The Liberum Veto
According to the Henrician Articles, the king was obliged to summon the Sejm for six weeks every two years. Local sejmiky (dietines) sent their "envoys." (5) Among the sejmiky and in the Sejm alike, any member could halt the proceedings by saying "Veto" or "Nie pozwalam." In the Sejm's early years, uncertainty existed as to how unanimity affected the proceedings. In usual circumstances, a sufficient condition for a bill's passage was that no one objected--a voting rule equivalent to unanimity. Davies reports on the use of the liberum veto:
Exchanges between the Marshal of the Sejm and would-be objectors were fairly common:
Shouts from the benches: Nie ma zgody. (There is no agreement.)
Marshal: Z jakiej racjej? (For what reason?)
A single voice: Nie pozwalam ...
At this point, the Marshal would call a break in the debate and inquire more closely as to what the objections were. If a simple misunderstanding was involved, or a call for clarification, the debate would resume quite quickly. If something more serious had arisen, the break might last for several hours or even days, with the Marshal working hard in the corridors to repair the conflict. If the objection occurred during the Second Phase of Sejm, when constitutions were being passed, the particular bill at issue would be dropped, notwithstanding a majority vote in its favour. (1984, 345)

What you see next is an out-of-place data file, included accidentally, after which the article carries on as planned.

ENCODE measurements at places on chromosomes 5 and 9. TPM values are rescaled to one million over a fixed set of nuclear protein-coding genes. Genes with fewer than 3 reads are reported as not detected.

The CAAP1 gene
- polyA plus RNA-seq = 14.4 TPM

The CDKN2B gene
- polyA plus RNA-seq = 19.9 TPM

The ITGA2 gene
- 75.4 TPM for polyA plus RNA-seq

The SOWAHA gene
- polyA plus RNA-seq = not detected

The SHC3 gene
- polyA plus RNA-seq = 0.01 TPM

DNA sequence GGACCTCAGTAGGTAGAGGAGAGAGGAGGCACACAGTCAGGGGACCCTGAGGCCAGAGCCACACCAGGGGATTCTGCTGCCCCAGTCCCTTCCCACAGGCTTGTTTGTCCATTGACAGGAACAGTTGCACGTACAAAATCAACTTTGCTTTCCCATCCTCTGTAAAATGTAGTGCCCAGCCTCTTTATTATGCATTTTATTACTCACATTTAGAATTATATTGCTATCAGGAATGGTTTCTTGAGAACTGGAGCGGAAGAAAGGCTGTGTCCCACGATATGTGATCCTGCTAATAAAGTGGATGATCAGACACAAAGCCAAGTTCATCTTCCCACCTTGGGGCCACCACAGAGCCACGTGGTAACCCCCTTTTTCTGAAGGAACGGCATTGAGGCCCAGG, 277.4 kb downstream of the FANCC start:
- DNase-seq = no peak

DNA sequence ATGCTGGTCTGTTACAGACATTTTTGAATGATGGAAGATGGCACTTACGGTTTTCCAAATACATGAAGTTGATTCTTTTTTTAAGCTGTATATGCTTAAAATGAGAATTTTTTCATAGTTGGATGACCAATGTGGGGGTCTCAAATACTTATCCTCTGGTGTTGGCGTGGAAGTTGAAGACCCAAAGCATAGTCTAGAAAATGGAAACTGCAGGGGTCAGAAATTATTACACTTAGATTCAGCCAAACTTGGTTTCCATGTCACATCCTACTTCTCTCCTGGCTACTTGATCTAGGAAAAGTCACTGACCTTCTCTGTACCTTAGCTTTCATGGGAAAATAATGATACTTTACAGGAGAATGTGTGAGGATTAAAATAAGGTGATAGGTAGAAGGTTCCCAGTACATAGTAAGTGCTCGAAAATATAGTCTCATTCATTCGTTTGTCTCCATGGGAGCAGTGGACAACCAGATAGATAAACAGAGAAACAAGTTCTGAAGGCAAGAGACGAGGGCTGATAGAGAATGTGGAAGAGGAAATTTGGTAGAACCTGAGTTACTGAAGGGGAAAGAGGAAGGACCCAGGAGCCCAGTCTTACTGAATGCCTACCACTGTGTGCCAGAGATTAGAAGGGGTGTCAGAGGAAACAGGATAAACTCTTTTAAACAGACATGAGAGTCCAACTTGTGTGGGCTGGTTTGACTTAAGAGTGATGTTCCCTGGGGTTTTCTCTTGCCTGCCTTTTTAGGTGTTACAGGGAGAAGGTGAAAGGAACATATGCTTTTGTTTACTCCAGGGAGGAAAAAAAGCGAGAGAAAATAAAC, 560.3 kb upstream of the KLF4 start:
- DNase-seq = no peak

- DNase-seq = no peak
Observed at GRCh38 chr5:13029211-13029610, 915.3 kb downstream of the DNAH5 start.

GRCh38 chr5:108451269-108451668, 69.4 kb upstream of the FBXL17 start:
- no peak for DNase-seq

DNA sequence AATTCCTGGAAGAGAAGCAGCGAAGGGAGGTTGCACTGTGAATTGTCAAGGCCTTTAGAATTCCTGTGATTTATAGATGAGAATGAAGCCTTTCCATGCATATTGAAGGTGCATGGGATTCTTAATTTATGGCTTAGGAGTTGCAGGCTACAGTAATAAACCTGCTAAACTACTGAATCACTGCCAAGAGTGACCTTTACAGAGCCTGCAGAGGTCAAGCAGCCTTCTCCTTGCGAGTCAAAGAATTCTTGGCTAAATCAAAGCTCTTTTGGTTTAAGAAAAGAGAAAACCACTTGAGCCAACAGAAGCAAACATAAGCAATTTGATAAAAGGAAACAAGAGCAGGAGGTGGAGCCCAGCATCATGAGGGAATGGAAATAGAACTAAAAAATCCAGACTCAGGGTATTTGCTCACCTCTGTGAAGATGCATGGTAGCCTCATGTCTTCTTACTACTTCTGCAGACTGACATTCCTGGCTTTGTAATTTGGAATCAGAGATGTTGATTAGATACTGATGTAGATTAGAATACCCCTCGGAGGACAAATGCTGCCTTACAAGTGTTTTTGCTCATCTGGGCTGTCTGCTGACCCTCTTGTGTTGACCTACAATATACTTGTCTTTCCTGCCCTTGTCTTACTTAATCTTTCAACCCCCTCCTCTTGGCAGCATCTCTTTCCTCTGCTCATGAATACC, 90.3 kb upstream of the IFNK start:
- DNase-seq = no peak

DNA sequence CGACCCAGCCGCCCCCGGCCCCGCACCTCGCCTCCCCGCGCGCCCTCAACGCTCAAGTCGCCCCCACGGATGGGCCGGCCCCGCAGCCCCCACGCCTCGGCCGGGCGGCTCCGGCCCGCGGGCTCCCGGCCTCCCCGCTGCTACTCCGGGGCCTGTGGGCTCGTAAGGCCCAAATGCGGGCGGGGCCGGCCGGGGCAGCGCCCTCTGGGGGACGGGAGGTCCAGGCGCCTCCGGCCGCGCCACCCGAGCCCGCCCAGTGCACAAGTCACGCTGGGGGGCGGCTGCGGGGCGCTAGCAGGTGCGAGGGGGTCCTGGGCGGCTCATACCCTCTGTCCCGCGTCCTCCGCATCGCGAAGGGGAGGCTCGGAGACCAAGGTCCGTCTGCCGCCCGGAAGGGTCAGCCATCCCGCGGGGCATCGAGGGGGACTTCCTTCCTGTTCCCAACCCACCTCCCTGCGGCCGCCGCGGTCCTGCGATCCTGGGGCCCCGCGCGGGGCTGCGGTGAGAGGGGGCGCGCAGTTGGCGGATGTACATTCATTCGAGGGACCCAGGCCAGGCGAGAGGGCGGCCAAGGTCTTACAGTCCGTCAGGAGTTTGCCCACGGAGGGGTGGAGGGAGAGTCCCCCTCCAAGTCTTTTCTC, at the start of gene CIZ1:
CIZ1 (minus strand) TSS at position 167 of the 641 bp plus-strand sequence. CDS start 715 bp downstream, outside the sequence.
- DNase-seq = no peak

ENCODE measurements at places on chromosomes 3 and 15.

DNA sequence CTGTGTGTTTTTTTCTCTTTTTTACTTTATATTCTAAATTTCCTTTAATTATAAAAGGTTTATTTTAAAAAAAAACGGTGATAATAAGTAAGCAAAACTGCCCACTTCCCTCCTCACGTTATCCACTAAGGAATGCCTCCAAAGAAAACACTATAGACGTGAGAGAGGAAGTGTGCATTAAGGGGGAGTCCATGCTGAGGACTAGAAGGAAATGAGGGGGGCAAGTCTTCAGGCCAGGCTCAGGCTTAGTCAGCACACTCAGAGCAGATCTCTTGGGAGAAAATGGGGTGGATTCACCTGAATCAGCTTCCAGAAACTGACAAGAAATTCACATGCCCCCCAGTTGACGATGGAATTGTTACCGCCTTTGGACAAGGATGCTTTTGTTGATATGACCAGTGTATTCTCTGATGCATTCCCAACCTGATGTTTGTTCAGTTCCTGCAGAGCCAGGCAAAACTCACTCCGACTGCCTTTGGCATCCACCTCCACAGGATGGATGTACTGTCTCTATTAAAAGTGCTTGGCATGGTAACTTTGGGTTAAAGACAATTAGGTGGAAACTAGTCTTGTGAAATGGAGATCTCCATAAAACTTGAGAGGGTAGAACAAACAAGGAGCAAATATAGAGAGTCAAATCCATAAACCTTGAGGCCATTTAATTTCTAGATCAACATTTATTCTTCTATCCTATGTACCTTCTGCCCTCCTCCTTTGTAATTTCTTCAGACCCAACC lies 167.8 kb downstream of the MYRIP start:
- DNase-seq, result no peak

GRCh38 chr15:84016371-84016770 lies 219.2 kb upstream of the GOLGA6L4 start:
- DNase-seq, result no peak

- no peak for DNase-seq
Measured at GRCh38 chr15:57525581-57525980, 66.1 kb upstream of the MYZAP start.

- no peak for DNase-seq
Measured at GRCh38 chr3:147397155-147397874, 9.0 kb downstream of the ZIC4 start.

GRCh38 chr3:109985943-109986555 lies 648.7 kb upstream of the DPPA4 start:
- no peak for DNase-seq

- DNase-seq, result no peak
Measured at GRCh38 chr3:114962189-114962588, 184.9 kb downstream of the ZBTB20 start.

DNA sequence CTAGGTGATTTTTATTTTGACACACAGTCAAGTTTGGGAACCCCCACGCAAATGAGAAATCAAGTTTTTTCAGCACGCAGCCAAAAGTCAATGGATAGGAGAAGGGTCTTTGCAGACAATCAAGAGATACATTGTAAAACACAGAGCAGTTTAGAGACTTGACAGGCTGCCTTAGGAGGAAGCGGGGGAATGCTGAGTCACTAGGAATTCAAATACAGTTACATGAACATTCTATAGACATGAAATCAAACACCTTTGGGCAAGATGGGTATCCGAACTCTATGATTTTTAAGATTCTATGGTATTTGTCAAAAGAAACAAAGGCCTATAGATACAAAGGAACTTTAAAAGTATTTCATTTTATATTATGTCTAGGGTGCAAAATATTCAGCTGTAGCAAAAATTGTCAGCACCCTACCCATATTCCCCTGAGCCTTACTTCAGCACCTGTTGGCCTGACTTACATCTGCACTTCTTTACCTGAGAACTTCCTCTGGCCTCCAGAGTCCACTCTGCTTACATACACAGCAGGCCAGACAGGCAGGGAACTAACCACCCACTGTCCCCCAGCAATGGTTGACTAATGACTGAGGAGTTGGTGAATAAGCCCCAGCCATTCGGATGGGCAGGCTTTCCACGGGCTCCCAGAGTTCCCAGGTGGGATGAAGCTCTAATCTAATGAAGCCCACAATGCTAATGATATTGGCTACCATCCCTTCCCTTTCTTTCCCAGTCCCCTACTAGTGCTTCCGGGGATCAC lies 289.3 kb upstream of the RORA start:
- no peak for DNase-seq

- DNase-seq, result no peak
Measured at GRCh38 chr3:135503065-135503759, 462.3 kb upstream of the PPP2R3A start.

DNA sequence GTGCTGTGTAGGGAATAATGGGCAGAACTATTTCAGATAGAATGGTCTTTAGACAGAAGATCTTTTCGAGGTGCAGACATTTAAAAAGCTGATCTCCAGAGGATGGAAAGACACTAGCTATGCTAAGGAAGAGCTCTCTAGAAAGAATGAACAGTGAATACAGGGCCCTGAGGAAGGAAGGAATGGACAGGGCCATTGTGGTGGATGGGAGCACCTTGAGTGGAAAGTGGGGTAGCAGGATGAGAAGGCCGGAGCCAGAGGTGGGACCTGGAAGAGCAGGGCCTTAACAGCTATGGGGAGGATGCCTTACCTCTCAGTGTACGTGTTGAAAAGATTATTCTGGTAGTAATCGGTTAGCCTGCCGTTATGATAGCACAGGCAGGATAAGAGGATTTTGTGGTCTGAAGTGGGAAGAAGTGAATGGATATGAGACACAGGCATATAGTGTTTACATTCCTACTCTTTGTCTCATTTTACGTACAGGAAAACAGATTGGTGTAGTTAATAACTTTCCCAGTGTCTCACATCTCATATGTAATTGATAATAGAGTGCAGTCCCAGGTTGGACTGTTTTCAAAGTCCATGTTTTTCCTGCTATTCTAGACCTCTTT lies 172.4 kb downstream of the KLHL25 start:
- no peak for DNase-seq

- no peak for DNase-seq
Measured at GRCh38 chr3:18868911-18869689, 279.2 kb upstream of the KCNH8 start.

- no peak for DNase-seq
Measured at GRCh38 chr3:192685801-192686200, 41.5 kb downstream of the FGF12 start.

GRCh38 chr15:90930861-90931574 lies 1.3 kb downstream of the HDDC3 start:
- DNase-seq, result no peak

The principle of liberum veto was used throughout the existence of the rzeczpospolyta. Before 1652, decision making at the Sejm went smoothly, and the liberum veto was used only to stop individual bills. In 1652, however, Jan Sicinski registered a formal veto that nullified a whole session of the Sejm. In the following decades, liberum veto's use to nullify whole sessions became frequent and appears to have paralyzed the Sejm's decision-making capacity. According to Brzezinski, forty-eight of the fifty-five Sejmy held after 1652 were concluded without taking any decision (1998, 39). In addition, in the eighteenth century, foreign governments, usually Russia's, bribed Sejm "envoys" to prevent it from making any decisions.